Friday, September 18, 2020

RPX - The PTAB Sees a Relatively Small Percentage of Patents Litigated in District Court - Comment

On September 16, RPX published a short article: The PTAB Sees a Relatively Small Percentage of Patents Litigated in District Court September 16, 2020. It noted that only 22% of the court cases also see an inter partes review (IPR). Thus, the RPX report might give some patent owners a nice feeling: you probably won't face an IPR where more than half of US patents see claims invalidated. 

But think about it. If RPX is correct that IPRs have only been filed against 4,330 patents since available in 2012, while the USPTO reports 11,148 IPR petitions filed from beginning (Sept. 16, 2012) until recently (Aug. 31, 2020), we have a difference. Let's assume both RPX and the USPTO are correct. Why the difference? I am thinking the difference is attributable to the current practice of filing multiple petitions against certain patents. Many patent may escape an IPR, but for valuable patents, it's "war by attrition."

Copyright © 2020 Robert Moll. All rights reserved.

Thursday, September 17, 2020

USPTO - Trial Statistics IPR, PGR, CBM Patent Trial and Appeal Board August 2020

The USPTO monthly publishes trial statistics for IPRs, PRG, and CBM in the PTAB section of USPTO.gov. Note covered business methods (CBM) expired September 15, 2020. 

Here's the latest report: Trial Statistics IPR, PGR, CBM Patent Trial and Appeal Board August 2020

Copyright © 2020 Robert Moll. All rights reserved.

Monday, August 31, 2020

IP Watchdog Annual 11-day Free Virtual IP law conference (September 1-30)

Gene Quinn's IP Watchdog Annual Meeting 11-day virtual conference (September 1-30) with IP law speakers starts at 9 AM (PT) tomorrow: IP Watchdog free registration page.

Copyright © 2020 Robert Moll. All rights reserved.

Saturday, August 29, 2020

RPX - Infringement Is the Top District Court Issue Appealed to the Federal Circuit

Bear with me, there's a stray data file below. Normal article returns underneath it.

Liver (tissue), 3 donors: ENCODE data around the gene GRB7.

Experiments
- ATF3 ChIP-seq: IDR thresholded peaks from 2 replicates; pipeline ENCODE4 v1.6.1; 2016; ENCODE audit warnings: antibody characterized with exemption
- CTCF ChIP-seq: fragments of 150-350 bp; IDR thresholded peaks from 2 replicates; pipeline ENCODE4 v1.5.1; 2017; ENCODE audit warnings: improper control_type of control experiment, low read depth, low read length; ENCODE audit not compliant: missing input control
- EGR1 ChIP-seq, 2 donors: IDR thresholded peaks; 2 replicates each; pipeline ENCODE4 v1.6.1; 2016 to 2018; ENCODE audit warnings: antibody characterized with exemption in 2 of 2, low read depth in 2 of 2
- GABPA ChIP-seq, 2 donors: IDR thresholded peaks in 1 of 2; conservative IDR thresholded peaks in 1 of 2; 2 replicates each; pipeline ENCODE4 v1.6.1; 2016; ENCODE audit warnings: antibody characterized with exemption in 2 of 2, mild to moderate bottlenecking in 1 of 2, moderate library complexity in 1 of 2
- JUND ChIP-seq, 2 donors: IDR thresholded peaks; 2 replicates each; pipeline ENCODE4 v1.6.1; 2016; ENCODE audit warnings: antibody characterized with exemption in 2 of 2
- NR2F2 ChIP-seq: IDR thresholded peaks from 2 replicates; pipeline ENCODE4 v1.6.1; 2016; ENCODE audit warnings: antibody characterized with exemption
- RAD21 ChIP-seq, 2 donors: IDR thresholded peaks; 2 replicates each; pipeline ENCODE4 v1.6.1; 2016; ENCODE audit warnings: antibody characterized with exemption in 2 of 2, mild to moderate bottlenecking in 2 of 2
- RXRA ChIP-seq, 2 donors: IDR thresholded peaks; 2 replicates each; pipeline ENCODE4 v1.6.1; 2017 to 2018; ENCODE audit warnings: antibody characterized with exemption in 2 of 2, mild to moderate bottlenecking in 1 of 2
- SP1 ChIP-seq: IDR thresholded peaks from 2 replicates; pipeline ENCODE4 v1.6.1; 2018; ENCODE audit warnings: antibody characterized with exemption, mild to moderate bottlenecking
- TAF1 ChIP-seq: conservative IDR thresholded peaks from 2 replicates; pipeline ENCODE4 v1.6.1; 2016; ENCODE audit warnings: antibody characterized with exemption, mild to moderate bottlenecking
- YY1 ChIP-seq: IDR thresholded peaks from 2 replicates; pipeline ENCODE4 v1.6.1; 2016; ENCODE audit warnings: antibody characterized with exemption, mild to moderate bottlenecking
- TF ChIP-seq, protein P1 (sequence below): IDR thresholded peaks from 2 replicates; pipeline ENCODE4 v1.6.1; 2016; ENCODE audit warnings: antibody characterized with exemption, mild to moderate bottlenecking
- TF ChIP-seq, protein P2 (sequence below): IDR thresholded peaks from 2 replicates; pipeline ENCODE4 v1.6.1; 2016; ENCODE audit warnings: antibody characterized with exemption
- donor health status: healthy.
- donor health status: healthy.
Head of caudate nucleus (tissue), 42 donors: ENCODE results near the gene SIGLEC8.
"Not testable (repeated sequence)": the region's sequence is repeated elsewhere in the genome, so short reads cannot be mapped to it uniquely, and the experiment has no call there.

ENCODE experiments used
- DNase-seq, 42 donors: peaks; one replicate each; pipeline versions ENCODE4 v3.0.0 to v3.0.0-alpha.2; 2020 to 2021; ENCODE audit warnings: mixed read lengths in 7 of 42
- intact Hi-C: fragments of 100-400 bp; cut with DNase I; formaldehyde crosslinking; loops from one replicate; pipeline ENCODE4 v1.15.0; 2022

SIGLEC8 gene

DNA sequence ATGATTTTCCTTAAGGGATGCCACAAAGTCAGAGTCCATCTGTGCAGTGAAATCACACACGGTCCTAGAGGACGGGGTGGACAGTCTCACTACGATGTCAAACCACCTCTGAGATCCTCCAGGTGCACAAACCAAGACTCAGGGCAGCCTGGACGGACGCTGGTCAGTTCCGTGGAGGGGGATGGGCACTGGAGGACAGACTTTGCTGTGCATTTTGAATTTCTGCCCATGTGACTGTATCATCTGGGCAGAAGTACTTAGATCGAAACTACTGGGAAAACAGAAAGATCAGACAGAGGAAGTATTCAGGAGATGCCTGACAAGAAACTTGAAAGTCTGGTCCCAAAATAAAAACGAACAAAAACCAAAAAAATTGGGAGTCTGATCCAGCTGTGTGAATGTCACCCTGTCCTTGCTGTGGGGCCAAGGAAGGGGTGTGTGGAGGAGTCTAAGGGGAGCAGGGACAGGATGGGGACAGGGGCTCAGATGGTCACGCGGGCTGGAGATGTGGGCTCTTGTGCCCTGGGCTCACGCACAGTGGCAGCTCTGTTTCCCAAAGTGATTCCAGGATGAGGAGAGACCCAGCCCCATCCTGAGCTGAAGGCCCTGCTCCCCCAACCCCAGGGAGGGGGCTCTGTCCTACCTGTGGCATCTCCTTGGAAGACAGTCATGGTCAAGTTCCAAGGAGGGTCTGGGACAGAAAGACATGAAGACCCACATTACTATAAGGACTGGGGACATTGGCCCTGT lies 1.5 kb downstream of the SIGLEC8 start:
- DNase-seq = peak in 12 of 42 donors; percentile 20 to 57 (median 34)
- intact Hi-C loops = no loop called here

RPX published a nice summary on what US patent issues are appealed to the Federal Circuit:

"RPX data on the Federal Circuit show that infringement is the most common issue appealed from district court patent cases, appearing in over 450 appeals. Claim construction and invalidity (under Sections 102/103/112) are the next two most frequent issues, each of which appears in over 300 appeals. Two other key issues round out the top five: damages/fees/costs (appearing in around 275 appeals) and invalidity under Alice/Section 101 (just over 240 appeals)."

Note the low reversal rates of many issues appealed point to the importance of winning at trial. As Judge Rich might say, "the name of the game is the claim."

For more detail: RPX Infringement Is the Top District Court Issue Appealed to the Federal Circuit

Copyright © 2020 Robert Moll. All rights reserved.

Wednesday, August 19, 2020

USPTO - Use of Admitted Prior Art in a Petition for Inter Partes Review

On August 18, 2020, the USPTO issued a Guidance Memorandum to the Patent Trial and Appeal Board (PTAB) regarding reliance on applicant admitted prior art in a petition for inter partes review.

The USPTO stated: "the memorandum, issued under the Director’s authority to set forth binding agency guidance, provides the office’s interpretation of 35 U.S.C. § 311(b) that the basis for an inter partes review (IPR) must be a prior art patent or printed publication, and that statements regarding prior art in the challenged patent therefore cannot serve as the basis for instituting an IPR. Such statements, however, may provide evidence of the general knowledge possessed by a person of ordinary skill in the art, and may be used to support an obviousness argument in conjunction with one or more prior art patents or printed publications."

Thus, the USPTO memo states IPR challengers cannot ground a petition solely in applicant's admissions in the specification, but can use them to support obviousness along with prior art.